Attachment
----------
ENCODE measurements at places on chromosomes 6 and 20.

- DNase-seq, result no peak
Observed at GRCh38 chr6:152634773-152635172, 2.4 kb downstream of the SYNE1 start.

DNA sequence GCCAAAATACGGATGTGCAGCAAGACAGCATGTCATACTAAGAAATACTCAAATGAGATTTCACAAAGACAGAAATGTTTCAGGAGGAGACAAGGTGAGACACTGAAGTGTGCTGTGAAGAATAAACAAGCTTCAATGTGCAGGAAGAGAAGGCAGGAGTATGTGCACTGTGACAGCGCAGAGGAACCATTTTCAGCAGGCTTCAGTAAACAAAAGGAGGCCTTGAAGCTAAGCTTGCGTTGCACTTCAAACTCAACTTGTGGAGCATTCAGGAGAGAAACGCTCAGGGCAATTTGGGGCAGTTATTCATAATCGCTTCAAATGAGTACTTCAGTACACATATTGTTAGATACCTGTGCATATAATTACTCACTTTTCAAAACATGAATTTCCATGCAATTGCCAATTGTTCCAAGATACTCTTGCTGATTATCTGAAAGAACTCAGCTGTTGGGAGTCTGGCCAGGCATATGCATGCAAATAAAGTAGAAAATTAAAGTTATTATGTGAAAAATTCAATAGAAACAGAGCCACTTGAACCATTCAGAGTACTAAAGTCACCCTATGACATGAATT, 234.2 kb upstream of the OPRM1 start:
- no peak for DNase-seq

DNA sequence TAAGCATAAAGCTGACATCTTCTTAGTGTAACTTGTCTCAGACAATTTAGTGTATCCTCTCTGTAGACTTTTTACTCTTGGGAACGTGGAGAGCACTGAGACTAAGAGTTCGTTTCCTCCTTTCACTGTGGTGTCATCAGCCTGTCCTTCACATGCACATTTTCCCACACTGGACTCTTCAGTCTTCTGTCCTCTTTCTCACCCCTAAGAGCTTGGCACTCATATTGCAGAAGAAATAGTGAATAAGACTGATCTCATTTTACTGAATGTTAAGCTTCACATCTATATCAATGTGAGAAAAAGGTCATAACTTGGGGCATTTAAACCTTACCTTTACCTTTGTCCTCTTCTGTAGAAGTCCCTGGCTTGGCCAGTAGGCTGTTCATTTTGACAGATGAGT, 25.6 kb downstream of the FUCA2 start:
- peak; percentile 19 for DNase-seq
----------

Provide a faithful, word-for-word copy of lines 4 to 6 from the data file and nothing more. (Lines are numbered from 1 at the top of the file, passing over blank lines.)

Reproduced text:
DNA sequence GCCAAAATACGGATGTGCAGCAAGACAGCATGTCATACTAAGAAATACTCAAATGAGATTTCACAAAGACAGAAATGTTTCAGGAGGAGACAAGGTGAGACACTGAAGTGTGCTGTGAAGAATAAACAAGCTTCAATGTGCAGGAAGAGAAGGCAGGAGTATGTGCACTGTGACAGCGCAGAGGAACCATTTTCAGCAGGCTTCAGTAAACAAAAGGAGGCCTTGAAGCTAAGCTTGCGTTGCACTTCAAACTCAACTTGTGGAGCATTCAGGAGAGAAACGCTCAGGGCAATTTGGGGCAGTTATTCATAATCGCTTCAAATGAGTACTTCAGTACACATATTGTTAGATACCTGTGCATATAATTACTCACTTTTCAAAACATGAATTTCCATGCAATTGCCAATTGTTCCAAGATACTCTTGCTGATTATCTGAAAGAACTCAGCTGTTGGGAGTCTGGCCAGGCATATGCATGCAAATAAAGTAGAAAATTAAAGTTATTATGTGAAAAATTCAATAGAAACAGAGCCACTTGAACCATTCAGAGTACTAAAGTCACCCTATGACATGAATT, 234.2 kb upstream of the OPRM1 start:
- no peak for DNase-seq

DNA sequence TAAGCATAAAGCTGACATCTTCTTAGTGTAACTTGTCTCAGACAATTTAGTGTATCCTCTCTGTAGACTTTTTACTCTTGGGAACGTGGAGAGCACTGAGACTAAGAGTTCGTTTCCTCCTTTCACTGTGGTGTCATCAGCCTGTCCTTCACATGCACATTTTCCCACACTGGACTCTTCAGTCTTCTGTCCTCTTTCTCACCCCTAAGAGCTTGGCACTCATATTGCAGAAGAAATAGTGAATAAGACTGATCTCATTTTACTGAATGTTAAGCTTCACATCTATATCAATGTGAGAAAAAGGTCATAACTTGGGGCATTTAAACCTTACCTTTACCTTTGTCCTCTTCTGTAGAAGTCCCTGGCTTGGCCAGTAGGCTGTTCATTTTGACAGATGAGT, 25.6 kb downstream of the FUCA2 start: